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Pump Priming Award

The British Nutrition Foundation Drummond Pump Priming Award is an annual scheme run by the British Nutrition Foundation awarding a grant of £5000 to help a university lecturer or research fellow in human nutrition to undertake the pilot work needed to generate data that can be used as the basis of a more substantial grant application.


The Award is made possible through the British Nutrition Foundation's management of the Drummond Memorial Fund, established in memory of the work and contribution of Sir Jack Drummond.

The 2023 Pump Priming Award: Dr Noshin Daud

The Rowett Institute, University of Aberdeen

Exploiting β-glucan derived from barley, oats and shiitake to potentially improve tumour and normal tissue responses to radiotherapy


Pelvic cancer is a major public health problem among older adults worldwide and conventional treatments include surgery, chemotherapy and radiotherapy. However, these treatments are associated with serious adverse effects including toxicity to normal tissues, so there is a need to find radiosensitizing agents which pose minimal toxicity to normal tissues for such patients.


The potential for improving health by modulation of the human gut microbiota through dietary manipulation has gained a lot of public attention over the last 10–15 years and dietary fibre is a major energy source for the human gut microbiota. The utilisation of some types of dietary fibre by human gut microbiota results in the production of metabolites that are thought to be health promoting, including short chain fatty acids (SCFAs) which may reduce normal tissue toxicity following radiation treatment.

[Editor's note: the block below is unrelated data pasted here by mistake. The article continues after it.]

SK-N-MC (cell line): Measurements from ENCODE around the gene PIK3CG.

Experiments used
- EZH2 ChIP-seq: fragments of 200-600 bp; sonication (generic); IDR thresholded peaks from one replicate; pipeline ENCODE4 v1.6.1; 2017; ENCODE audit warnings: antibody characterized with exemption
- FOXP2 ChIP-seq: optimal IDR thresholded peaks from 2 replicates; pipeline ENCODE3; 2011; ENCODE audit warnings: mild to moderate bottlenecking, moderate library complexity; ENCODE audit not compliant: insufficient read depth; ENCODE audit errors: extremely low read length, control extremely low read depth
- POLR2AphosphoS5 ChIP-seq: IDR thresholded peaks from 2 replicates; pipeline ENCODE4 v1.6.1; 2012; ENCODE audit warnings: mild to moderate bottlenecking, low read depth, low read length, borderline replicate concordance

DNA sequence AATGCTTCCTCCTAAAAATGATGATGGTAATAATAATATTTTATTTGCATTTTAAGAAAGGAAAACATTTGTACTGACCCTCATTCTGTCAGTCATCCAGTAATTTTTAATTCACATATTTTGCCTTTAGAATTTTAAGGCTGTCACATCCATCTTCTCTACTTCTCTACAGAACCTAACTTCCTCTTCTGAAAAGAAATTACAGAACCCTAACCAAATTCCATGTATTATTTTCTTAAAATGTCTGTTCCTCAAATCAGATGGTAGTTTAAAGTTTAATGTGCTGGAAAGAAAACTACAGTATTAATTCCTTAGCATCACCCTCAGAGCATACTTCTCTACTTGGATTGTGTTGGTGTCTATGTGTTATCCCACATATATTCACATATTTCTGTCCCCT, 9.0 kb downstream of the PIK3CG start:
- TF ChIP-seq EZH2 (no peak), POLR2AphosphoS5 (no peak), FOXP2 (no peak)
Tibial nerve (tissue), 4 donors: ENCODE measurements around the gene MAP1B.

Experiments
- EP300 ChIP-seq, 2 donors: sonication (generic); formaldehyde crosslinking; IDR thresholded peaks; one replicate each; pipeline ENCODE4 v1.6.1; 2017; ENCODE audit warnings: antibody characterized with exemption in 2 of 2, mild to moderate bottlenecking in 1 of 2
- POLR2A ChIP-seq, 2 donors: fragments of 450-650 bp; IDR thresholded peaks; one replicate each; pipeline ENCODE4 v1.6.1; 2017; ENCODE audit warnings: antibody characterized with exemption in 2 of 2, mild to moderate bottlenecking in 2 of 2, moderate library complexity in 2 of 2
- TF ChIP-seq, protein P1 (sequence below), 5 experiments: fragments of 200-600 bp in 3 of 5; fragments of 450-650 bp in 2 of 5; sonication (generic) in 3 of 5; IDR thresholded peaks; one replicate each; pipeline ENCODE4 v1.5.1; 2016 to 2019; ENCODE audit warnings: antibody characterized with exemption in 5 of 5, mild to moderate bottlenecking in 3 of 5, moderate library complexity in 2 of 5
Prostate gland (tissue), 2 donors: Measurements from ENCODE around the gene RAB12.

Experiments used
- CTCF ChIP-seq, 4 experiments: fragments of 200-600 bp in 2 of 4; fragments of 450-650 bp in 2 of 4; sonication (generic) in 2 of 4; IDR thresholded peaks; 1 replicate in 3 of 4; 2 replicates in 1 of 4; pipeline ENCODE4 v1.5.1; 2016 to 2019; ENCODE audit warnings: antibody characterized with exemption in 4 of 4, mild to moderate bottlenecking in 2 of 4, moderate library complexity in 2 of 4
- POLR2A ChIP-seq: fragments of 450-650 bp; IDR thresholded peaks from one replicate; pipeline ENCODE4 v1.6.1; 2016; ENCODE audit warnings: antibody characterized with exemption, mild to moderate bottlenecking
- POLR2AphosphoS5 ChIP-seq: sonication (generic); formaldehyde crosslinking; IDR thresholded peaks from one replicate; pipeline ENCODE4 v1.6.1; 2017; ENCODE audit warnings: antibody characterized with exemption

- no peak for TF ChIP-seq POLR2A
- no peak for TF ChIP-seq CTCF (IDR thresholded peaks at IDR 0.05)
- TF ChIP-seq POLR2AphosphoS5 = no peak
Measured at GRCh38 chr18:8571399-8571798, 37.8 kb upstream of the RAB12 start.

Dietary fibre and mixed link β-glucans found within oats and barley may reduce the risk of cardiovascular disease and colorectal cancer. Previous studies have indicated potentially beneficial effects of β-glucan derived from maitake and shiitake mushrooms. In China and Japan, these mushrooms are clinically used as an adjuvant to cancer chemotherapy, but their availability is limited to certain areas of the world. In contrast, cereals are staple foods throughout the world, and some are a rich source of β-glucan, however, barley and oats β-glucans may have different biological effects, since their chemical composition is not the same. Dr Daud and colleagues therefore plan to test β-glucans derived from oats and barley to determine their cytotoxic and radiosensitizing effects in vitro.

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